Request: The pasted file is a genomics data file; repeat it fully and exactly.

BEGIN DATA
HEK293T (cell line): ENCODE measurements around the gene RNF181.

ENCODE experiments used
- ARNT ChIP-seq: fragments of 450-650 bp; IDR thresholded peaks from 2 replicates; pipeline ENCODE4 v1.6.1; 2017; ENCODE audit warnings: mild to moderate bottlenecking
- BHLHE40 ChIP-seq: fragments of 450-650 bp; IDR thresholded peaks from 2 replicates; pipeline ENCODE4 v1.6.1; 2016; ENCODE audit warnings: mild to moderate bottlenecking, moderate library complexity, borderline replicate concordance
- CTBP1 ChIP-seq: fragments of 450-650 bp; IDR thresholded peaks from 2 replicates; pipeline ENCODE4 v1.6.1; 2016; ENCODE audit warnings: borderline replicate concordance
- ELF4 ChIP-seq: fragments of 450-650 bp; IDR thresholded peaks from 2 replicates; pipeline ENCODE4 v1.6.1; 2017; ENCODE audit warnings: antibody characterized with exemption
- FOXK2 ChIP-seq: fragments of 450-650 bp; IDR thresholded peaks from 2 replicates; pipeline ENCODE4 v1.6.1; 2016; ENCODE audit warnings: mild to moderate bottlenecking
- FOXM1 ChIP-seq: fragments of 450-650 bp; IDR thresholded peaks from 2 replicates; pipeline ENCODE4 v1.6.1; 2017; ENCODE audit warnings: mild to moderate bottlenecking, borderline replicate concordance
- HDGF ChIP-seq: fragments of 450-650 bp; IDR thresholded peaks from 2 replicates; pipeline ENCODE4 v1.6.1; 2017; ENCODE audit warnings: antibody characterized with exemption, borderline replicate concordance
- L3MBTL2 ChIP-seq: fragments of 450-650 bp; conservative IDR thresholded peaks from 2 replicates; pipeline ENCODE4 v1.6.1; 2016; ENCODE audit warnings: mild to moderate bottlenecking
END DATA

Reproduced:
HEK293T (cell line): ENCODE measurements around the gene RNF181.

ENCODE experiments used
- ARNT ChIP-seq: fragments of 450-650 bp; IDR thresholded peaks from 2 replicates; pipeline ENCODE4 v1.6.1; 2017; ENCODE audit warnings: mild to moderate bottlenecking
- BHLHE40 ChIP-seq: fragments of 450-650 bp; IDR thresholded peaks from 2 replicates; pipeline ENCODE4 v1.6.1; 2016; ENCODE audit warnings: mild to moderate bottlenecking, moderate library complexity, borderline replicate concordance
- CTBP1 ChIP-seq: fragments of 450-650 bp; IDR thresholded peaks from 2 replicates; pipeline ENCODE4 v1.6.1; 2016; ENCODE audit warnings: borderline replicate concordance
- ELF4 ChIP-seq: fragments of 450-650 bp; IDR thresholded peaks from 2 replicates; pipeline ENCODE4 v1.6.1; 2017; ENCODE audit warnings: antibody characterized with exemption
- FOXK2 ChIP-seq: fragments of 450-650 bp; IDR thresholded peaks from 2 replicates; pipeline ENCODE4 v1.6.1; 2016; ENCODE audit warnings: mild to moderate bottlenecking
- FOXM1 ChIP-seq: fragments of 450-650 bp; IDR thresholded peaks from 2 replicates; pipeline ENCODE4 v1.6.1; 2017; ENCODE audit warnings: mild to moderate bottlenecking, borderline replicate concordance
- HDGF ChIP-seq: fragments of 450-650 bp; IDR thresholded peaks from 2 replicates; pipeline ENCODE4 v1.6.1; 2017; ENCODE audit warnings: antibody characterized with exemption, borderline replicate concordance
- L3MBTL2 ChIP-seq: fragments of 450-650 bp; conservative IDR thresholded peaks from 2 replicates; pipeline ENCODE4 v1.6.1; 2016; ENCODE audit warnings: mild to moderate bottlenecking